## Optimizing CCCs

In the post *Overloading lambda*, I gave a translation from a typed lambda calculus into the vocabulary of cartesian closed categories (CCCs). This simple translation leads to unnecessarily complex expressions. For instance, the simple lambda term, “`λ ds → (λ (a,b) → (b,a)) ds`

”, translated to a rather complicated CCC term:

`apply ∘ (curry (apply ∘ (apply ∘ (const (,) △ (id ∘ exr) ∘ exr) △ (id ∘ exl) ∘ exr)) △ id)`

(Recall from the previous post that `(∘)`

binds more tightly than `(△)`

and `(▽)`

.)

However, we can do much better, translating to

`exr △ exl`

which says to pair the right and left halves of the argument pair, i.e., swap.

This post applies some equational properties to greatly simplify/optimize the result of translation to CCC form, including example above. First I’ll show the equational reasoning and then how it’s automated in the lambda-ccc library.

### Equational reasoning on CCC terms

First, use the identity/composition laws:

```
f ∘ id ≡ f
id ∘ g ≡ g
```

Our example is now slightly simpler:

`apply ∘ (curry (apply ∘ (apply ∘ (const (,) △ exr ∘ exr) △ exl ∘ exr)) △ id)`

Next, consider the subterm `apply ∘ (const (,) △ exr ∘ exr)`

:

```
apply ∘ (const (,) △ exr ∘ exr)
≡ {- definition of (∘) -}
λ x → apply ((const (,) △ exr ∘ exr) x)
≡ {- definition of (△) -}
λ x → apply (const (,) x, (exr ∘ exr) x)
≡ {- definition of apply -}
λ x → const (,) x ((exr ∘ exr) x)
≡ {- definition of const -}
λ x → (,) ((exr ∘ exr) x)
≡ {- η-reduce -}
(,) ∘ (exr ∘ exr)
```

We didn’t use any properties of `(,)`

or of `(exr ∘ exr)`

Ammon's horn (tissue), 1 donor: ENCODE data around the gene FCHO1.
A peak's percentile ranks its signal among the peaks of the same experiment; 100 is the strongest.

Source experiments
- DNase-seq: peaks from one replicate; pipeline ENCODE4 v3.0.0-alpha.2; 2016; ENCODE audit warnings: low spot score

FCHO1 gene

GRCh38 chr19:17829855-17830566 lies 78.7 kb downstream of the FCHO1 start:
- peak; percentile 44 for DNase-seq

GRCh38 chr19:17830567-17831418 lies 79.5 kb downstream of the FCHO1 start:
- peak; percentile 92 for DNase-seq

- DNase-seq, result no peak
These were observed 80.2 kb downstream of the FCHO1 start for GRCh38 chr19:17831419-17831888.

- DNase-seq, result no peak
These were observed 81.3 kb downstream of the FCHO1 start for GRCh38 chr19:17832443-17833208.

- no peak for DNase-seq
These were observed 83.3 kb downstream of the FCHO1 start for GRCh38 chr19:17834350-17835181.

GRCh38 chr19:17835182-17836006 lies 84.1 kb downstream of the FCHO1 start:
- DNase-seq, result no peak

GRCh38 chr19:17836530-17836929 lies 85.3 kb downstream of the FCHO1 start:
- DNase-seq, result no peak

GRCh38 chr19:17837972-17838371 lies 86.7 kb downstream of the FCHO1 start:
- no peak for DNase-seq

, so let’s generalize:

```
apply ∘ (const g △ f)
≡ λ x → apply ((const g △ f) x)
≡ λ x → apply (const g x, f x)
≡ λ x → const g x (f x)
≡ λ x → g (f x)
≡ g ∘ f
```

(Note that I’ve cheated here by appealing to the *function* interpretations of `apply`

and `const`

. *Question:* Is there a purely algebraic proof, using only the CCC laws?)

With this equivalence, our example simplifies further:

`apply ∘ (curry (apply ∘ ((,) ∘ exr ∘ exr △ exl ∘ exr)) △ id)`

Next, lets focus on `apply ∘ ((,) ∘ exr ∘ exr △ exl ∘ exr)`

. Generalize to `apply ∘ (h ∘ f △ g)`

and fiddle about:

```
apply ∘ (h ∘ f △ g)
≡ λ x → apply (h (f x), g x)
≡ λ x → h (f x) (g x)
≡ λ x → uncurry h (f x, g x)
≡ uncurry h ∘ (λ x → (f x, g x))
≡ uncurry h ∘ (f △ g)
```

Apply to our example:

`apply ∘ (curry (uncurry (,) ∘ (exr ∘ exr △ exl ∘ exr)) △ id)`

We can simplify `uncurry (,)`

as follows:

```
uncurry (,)
≡ λ (x,y) → uncurry (,) (x,y)
≡ λ (x,y) → (,) x y
≡ λ (x,y) → (x,y)
≡ id
```

Together with the left identity law, our example now becomes

`apply ∘ (curry (exr ∘ exr △ exl ∘ exr) △ id)`

Next use the law that relates `(∘)`

and `(△)`

:

`f ∘ r △ g ∘ r ≡ (f △ g) ∘ r`

In our example, `exr ∘ exr △ exl ∘ exr`

becomes `(exr △ exl) ∘ exr`

, so we have

`apply ∘ (curry ((exr △ exl) ∘ exr) △ id)`

Let’s now look at how `apply`

, `(△)`

, and `curry`

interact:

```
apply ∘ (curry h △ g)
≡ λ p → apply ((curry h △ g) p)
≡ λ p → apply (curry h p, g p)
≡ λ p → curry h p (g p)
≡ λ p → h (p, g p)
≡ h ∘ (id △ g)
```

We can add more variety for other uses:

```
apply ∘ (curry h ∘ f △ g)
≡ λ p → apply ((curry h ∘ f △ g) p)
≡ λ p → apply (curry h (f p), g p)
≡ λ p → curry h (f p) (g p)
≡ λ p → h (f p, g p)
≡ h ∘ (f △ g)
```

With this rule (even in its more specialized form),

`apply ∘ (curry ((exr △ exl) ∘ exr) △ id)`

becomes

`(exr △ exl) ∘ exr ∘ (id △ id)`